“A real complacency has set in. No. 10s argument that you can get out and then diverge later — you cant. Thats not going to happen.”

The problem for those who subscribe to this view is they have little leverage to force May to change tack. Despite having the numbers to trigger a confidence vote that could topple the prime minister, most hard-line Brexiteers agree she would likely win the support of a majority of Tory MPs. Whats more, in the event that a challenge succeeds and installs a Brexiteer in Downing Street, this faction does not have enough votes in the House of Commons to get through their vision of Brexit, and that would not change without another general election.

Jacob Rees-Mogg, the outspoken Tory Brexiteer | Oli Scarff/AFP via Getty Images

The December agreement, the lack of no-deal preparations and the ticking Article 50 clock — which means Britain will leave the EU on March 29, 2019, without unanimous agreement among the remaining 27 countries that the U.K. should be granted an extension — hands much of the leverage to Brussels.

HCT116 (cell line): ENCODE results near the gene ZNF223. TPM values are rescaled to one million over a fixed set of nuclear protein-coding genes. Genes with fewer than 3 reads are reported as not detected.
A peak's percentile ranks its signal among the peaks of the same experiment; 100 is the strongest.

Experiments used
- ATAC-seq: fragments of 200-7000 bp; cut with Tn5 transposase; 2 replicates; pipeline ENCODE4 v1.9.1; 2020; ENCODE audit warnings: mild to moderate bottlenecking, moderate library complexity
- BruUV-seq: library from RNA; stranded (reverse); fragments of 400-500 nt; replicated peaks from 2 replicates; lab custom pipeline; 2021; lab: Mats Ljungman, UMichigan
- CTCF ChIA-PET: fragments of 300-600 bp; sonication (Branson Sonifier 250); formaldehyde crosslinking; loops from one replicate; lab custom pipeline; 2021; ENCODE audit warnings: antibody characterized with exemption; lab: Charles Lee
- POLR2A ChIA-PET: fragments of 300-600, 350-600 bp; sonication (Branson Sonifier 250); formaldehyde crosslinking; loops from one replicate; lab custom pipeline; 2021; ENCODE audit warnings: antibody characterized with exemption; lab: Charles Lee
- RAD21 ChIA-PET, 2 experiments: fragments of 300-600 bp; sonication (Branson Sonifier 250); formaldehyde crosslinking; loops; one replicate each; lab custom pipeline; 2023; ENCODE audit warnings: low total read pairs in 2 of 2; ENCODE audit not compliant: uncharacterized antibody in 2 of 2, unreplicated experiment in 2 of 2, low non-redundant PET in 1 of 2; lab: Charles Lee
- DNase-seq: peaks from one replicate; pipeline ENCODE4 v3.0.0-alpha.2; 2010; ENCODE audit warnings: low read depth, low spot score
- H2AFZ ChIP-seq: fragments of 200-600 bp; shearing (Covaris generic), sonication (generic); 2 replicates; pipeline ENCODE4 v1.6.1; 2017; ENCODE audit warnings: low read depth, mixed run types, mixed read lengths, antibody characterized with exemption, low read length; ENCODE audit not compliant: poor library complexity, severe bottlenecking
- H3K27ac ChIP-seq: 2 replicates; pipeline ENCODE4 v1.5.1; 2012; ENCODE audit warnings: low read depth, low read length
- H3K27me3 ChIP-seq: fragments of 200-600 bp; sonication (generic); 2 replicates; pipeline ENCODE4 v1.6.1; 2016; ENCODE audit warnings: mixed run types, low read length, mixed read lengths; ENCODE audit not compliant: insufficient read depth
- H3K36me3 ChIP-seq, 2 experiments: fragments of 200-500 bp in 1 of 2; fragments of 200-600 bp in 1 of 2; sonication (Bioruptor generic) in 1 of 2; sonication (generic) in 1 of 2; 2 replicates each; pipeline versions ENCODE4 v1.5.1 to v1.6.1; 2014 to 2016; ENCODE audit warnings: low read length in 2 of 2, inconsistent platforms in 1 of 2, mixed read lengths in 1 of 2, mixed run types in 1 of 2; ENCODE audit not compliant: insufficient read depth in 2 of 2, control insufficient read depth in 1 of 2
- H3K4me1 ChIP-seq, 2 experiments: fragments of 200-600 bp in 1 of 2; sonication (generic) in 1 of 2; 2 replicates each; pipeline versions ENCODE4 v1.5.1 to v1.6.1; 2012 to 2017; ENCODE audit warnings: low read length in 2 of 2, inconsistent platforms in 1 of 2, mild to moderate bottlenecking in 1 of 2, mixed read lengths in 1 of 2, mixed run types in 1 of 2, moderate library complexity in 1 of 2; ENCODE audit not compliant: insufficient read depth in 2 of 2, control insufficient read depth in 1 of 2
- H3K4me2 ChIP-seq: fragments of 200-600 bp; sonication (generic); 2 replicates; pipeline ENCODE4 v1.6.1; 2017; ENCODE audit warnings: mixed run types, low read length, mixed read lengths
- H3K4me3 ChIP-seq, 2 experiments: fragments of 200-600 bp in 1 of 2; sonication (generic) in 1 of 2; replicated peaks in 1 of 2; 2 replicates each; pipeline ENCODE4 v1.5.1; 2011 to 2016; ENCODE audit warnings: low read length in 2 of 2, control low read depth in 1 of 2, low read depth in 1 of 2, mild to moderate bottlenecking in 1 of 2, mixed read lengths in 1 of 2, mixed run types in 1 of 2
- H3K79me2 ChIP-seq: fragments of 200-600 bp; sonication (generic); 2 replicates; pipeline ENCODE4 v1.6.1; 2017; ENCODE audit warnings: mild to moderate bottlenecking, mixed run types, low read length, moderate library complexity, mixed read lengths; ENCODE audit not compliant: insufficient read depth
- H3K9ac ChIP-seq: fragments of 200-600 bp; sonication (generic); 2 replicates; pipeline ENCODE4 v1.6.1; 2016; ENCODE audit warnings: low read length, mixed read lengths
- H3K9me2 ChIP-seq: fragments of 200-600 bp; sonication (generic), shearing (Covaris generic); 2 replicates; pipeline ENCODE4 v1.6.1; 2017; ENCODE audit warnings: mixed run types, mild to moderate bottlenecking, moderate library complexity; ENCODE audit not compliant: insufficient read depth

Senior Leavers in the government said the U.K. is headed for a Brexit that nominally keeps the country outside the single market but binds Britain to the EUs regulatory framework — to all intents and purposes inside a customs union and with large, ongoing payments to Brussels.

In such a scenario, the only tangible policy difference felt by British voters would be on immigration, Leavers say, with Downing Street calculating that is what the majority of those who voted for Brexit care about most.

Despite appearances, May has had a better month than she expected, but she faces one last stand from those disgruntled Brexiteers she has yet to win over.

“There is still time to rescue the position” — A Brexiteer MP

The ERG, which meets every Tuesday at 6 p.m., will lobby the prime minister to change course over the next few weeks. Discontent within DExEU is such that ministers in the department have discussed whether they can stay in post if Downing Street does not listen.

“There would be a mass walkout at junior ministerial level,” said a former Leave campaigner familiar with the discussions. “Could [Brexit ministers] Steve [Baker] and Suella [Braverman] really stay if No. 10 sells us out?”

“There is still time to rescue the position,” said one Brexiteer MP. But not that much time.

Alex Wickham is the news editor of Guido Fawkes and a columnist for GQ magazine.